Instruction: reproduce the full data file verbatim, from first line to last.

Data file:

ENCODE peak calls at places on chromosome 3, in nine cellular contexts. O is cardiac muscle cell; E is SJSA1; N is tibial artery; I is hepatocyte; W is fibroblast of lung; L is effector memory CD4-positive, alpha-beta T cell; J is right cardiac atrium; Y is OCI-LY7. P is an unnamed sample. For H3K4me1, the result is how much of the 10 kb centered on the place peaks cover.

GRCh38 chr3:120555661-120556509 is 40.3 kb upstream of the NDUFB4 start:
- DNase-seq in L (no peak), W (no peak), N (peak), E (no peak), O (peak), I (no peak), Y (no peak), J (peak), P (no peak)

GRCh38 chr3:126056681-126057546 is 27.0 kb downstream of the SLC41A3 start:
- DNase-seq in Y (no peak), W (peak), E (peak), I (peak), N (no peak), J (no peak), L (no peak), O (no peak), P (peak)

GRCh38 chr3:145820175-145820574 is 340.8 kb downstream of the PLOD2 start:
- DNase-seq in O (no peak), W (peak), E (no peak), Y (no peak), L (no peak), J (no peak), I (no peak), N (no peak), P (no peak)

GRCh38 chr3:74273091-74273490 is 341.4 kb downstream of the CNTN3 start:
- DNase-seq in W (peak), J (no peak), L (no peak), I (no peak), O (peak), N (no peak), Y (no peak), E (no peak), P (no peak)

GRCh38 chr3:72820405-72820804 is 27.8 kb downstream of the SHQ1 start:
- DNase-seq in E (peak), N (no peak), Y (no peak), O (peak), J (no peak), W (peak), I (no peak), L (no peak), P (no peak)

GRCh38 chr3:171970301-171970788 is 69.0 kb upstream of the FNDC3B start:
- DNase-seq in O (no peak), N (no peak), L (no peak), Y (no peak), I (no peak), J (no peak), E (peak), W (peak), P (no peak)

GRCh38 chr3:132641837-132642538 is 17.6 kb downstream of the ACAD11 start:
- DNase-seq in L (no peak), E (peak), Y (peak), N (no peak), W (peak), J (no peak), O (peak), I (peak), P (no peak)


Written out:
ENCODE peak calls at places on chromosome 3, in nine cellular contexts. O is cardiac muscle cell; E is SJSA1; N is tibial artery; I is hepatocyte; W is fibroblast of lung; L is effector memory CD4-positive, alpha-beta T cell; J is right cardiac atrium; Y is OCI-LY7. P is an unnamed sample. For H3K4me1, the result is how much of the 10 kb centered on the place peaks cover.

GRCh38 chr3:120555661-120556509 is 40.3 kb upstream of the NDUFB4 start:
- DNase-seq in L (no peak), W (no peak), N (peak), E (no peak), O (peak), I (no peak), Y (no peak), J (peak), P (no peak)

GRCh38 chr3:126056681-126057546 is 27.0 kb downstream of the SLC41A3 start:
- DNase-seq in Y (no peak), W (peak), E (peak), I (peak), N (no peak), J (no peak), L (no peak), O (no peak), P (peak)

GRCh38 chr3:145820175-145820574 is 340.8 kb downstream of the PLOD2 start:
- DNase-seq in O (no peak), W (peak), E (no peak), Y (no peak), L (no peak), J (no peak), I (no peak), N (no peak), P (no peak)

GRCh38 chr3:74273091-74273490 is 341.4 kb downstream of the CNTN3 start:
- DNase-seq in W (peak), J (no peak), L (no peak), I (no peak), O (peak), N (no peak), Y (no peak), E (no peak), P (no peak)

GRCh38 chr3:72820405-72820804 is 27.8 kb downstream of the SHQ1 start:
- DNase-seq in E (peak), N (no peak), Y (no peak), O (peak), J (no peak), W (peak), I (no peak), L (no peak), P (no peak)

GRCh38 chr3:171970301-171970788 is 69.0 kb upstream of the FNDC3B start:
- DNase-seq in O (no peak), N (no peak), L (no peak), Y (no peak), I (no peak), J (no peak), E (peak), W (peak), P (no peak)

GRCh38 chr3:132641837-132642538 is 17.6 kb downstream of the ACAD11 start:
- DNase-seq in L (no peak), E (peak), Y (peak), N (no peak), W (peak), J (no peak), O (peak), I (peak), P (no peak)